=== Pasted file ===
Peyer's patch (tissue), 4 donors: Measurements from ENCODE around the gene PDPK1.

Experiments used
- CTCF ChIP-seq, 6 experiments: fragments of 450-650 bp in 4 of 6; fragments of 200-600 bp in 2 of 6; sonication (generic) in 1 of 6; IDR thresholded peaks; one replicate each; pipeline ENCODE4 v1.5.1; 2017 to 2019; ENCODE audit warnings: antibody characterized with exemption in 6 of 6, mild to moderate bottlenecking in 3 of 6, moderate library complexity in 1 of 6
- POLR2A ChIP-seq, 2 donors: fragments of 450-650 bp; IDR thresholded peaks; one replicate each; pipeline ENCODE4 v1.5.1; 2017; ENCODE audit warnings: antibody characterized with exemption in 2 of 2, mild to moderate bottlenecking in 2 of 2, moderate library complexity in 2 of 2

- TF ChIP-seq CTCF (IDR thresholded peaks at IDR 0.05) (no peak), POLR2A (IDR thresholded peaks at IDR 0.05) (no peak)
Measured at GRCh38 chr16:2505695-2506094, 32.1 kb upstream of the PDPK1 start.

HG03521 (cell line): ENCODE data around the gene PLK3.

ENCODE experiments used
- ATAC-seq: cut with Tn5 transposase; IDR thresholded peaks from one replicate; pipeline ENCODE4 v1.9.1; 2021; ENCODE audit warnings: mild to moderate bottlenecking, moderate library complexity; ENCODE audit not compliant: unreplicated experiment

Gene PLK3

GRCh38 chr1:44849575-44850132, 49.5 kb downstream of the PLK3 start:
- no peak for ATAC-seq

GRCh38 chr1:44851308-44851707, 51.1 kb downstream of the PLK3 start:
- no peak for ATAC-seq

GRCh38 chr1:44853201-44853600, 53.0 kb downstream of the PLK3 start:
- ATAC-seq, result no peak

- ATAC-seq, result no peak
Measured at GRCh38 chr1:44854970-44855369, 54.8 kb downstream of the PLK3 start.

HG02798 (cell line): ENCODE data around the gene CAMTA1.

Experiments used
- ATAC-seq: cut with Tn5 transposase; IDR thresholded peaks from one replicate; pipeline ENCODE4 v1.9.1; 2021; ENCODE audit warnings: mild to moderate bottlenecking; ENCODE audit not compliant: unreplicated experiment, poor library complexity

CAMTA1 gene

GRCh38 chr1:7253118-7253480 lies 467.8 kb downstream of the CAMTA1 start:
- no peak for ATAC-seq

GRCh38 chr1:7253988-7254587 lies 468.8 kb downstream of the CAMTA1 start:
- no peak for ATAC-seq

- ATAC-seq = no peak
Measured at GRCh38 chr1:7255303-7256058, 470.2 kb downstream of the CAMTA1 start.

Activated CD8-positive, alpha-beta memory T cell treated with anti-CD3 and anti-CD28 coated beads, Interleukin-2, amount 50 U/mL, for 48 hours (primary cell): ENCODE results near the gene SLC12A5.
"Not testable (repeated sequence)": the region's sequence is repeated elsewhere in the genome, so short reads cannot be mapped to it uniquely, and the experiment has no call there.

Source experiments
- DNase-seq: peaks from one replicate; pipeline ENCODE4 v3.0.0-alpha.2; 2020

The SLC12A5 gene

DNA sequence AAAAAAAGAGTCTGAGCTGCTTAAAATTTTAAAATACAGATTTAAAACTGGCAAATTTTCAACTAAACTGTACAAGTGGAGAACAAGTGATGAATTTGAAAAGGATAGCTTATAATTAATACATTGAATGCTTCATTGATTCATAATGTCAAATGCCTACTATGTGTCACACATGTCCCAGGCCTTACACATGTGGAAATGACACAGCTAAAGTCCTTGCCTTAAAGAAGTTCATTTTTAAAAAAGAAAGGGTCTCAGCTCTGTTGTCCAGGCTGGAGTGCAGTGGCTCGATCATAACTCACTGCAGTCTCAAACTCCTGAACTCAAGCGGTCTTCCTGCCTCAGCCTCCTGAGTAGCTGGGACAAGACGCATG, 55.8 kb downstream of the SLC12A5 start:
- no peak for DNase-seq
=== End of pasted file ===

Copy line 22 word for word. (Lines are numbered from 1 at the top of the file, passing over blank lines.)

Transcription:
CAMTA1 gene